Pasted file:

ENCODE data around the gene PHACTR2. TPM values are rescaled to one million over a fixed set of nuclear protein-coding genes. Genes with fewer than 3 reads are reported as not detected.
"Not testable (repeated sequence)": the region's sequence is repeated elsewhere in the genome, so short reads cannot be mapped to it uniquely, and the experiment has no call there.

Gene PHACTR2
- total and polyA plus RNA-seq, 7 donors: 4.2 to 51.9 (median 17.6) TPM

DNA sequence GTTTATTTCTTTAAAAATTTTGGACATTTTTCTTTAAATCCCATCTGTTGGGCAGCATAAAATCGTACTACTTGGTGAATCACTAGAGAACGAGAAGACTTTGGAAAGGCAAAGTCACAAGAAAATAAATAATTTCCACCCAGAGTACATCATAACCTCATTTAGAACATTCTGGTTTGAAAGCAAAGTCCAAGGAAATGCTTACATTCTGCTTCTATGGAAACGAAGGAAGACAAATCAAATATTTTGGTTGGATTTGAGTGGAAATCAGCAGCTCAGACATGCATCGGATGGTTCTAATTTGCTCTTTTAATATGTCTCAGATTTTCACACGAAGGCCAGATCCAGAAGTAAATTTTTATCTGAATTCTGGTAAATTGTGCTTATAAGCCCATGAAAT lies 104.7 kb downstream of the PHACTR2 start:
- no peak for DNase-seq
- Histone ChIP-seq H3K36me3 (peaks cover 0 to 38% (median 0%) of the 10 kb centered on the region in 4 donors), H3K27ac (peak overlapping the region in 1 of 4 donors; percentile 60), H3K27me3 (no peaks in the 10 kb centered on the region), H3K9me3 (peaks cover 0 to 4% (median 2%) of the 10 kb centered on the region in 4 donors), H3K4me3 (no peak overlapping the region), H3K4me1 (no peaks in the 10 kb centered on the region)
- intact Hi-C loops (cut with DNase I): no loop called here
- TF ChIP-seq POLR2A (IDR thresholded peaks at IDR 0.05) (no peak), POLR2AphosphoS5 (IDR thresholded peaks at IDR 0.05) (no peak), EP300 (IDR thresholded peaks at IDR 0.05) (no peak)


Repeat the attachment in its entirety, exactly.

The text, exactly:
ENCODE data around the gene PHACTR2. TPM values are rescaled to one million over a fixed set of nuclear protein-coding genes. Genes with fewer than 3 reads are reported as not detected.
"Not testable (repeated sequence)": the region's sequence is repeated elsewhere in the genome, so short reads cannot be mapped to it uniquely, and the experiment has no call there.

Gene PHACTR2
- total and polyA plus RNA-seq, 7 donors: 4.2 to 51.9 (median 17.6) TPM

DNA sequence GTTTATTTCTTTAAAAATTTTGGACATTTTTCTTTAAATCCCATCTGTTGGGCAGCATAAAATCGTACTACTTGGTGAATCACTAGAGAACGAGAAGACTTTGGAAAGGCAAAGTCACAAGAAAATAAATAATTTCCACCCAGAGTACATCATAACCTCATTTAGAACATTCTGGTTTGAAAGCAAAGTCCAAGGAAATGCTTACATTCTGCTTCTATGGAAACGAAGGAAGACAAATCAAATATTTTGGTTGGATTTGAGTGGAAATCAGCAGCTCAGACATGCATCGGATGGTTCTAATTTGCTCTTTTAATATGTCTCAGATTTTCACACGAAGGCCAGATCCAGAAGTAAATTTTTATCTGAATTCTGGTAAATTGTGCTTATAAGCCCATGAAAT lies 104.7 kb downstream of the PHACTR2 start:
- no peak for DNase-seq
- Histone ChIP-seq H3K36me3 (peaks cover 0 to 38% (median 0%) of the 10 kb centered on the region in 4 donors), H3K27ac (peak overlapping the region in 1 of 4 donors; percentile 60), H3K27me3 (no peaks in the 10 kb centered on the region), H3K9me3 (peaks cover 0 to 4% (median 2%) of the 10 kb centered on the region in 4 donors), H3K4me3 (no peak overlapping the region), H3K4me1 (no peaks in the 10 kb centered on the region)
- intact Hi-C loops (cut with DNase I): no loop called here
- TF ChIP-seq POLR2A (IDR thresholded peaks at IDR 0.05) (no peak), POLR2AphosphoS5 (IDR thresholded peaks at IDR 0.05) (no peak), EP300 (IDR thresholded peaks at IDR 0.05) (no peak)